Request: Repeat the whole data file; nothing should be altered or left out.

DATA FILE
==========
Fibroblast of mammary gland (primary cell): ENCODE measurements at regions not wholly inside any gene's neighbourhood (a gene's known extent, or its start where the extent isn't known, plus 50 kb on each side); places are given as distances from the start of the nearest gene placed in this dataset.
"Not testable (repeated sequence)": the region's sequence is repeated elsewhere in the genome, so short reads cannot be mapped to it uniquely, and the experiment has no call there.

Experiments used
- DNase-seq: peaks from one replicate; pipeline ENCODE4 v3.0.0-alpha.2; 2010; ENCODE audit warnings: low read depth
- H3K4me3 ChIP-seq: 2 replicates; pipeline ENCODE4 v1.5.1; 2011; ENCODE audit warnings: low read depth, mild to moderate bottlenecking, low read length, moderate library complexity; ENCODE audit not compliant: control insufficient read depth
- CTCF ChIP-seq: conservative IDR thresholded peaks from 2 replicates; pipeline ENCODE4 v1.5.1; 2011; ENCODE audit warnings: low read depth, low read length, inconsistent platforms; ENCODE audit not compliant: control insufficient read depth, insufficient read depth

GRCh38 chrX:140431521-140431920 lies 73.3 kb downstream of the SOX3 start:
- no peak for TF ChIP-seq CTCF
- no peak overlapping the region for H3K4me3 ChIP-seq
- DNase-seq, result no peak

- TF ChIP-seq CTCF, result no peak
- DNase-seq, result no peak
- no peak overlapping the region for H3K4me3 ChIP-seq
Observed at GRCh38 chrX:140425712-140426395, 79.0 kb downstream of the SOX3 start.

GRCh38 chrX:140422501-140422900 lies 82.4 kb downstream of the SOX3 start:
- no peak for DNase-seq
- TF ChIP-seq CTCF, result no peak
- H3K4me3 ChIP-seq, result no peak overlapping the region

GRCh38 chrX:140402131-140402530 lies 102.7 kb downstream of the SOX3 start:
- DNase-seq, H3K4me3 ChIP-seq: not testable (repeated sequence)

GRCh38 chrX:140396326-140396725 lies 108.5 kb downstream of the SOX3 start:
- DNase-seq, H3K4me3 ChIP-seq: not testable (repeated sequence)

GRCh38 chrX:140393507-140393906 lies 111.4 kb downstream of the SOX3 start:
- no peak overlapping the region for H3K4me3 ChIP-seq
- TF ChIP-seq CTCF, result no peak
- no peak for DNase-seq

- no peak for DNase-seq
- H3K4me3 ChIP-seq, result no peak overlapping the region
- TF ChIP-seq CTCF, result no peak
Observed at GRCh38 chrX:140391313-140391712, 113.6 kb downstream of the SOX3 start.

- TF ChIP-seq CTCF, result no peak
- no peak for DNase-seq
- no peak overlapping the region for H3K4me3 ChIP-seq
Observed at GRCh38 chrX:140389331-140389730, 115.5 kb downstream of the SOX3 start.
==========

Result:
Fibroblast of mammary gland (primary cell): ENCODE measurements at regions not wholly inside any gene's neighbourhood (a gene's known extent, or its start where the extent isn't known, plus 50 kb on each side); places are given as distances from the start of the nearest gene placed in this dataset.
"Not testable (repeated sequence)": the region's sequence is repeated elsewhere in the genome, so short reads cannot be mapped to it uniquely, and the experiment has no call there.

Experiments used
- DNase-seq: peaks from one replicate; pipeline ENCODE4 v3.0.0-alpha.2; 2010; ENCODE audit warnings: low read depth
- H3K4me3 ChIP-seq: 2 replicates; pipeline ENCODE4 v1.5.1; 2011; ENCODE audit warnings: low read depth, mild to moderate bottlenecking, low read length, moderate library complexity; ENCODE audit not compliant: control insufficient read depth
- CTCF ChIP-seq: conservative IDR thresholded peaks from 2 replicates; pipeline ENCODE4 v1.5.1; 2011; ENCODE audit warnings: low read depth, low read length, inconsistent platforms; ENCODE audit not compliant: control insufficient read depth, insufficient read depth

GRCh38 chrX:140431521-140431920 lies 73.3 kb downstream of the SOX3 start:
- no peak for TF ChIP-seq CTCF
- no peak overlapping the region for H3K4me3 ChIP-seq
- DNase-seq, result no peak

- TF ChIP-seq CTCF, result no peak
- DNase-seq, result no peak
- no peak overlapping the region for H3K4me3 ChIP-seq
Observed at GRCh38 chrX:140425712-140426395, 79.0 kb downstream of the SOX3 start.

GRCh38 chrX:140422501-140422900 lies 82.4 kb downstream of the SOX3 start:
- no peak for DNase-seq
- TF ChIP-seq CTCF, result no peak
- H3K4me3 ChIP-seq, result no peak overlapping the region

GRCh38 chrX:140402131-140402530 lies 102.7 kb downstream of the SOX3 start:
- DNase-seq, H3K4me3 ChIP-seq: not testable (repeated sequence)

GRCh38 chrX:140396326-140396725 lies 108.5 kb downstream of the SOX3 start:
- DNase-seq, H3K4me3 ChIP-seq: not testable (repeated sequence)

GRCh38 chrX:140393507-140393906 lies 111.4 kb downstream of the SOX3 start:
- no peak overlapping the region for H3K4me3 ChIP-seq
- TF ChIP-seq CTCF, result no peak
- no peak for DNase-seq

- no peak for DNase-seq
- H3K4me3 ChIP-seq, result no peak overlapping the region
- TF ChIP-seq CTCF, result no peak
Observed at GRCh38 chrX:140391313-140391712, 113.6 kb downstream of the SOX3 start.

- TF ChIP-seq CTCF, result no peak
- no peak for DNase-seq
- no peak overlapping the region for H3K4me3 ChIP-seq
Observed at GRCh38 chrX:140389331-140389730, 115.5 kb downstream of the SOX3 start.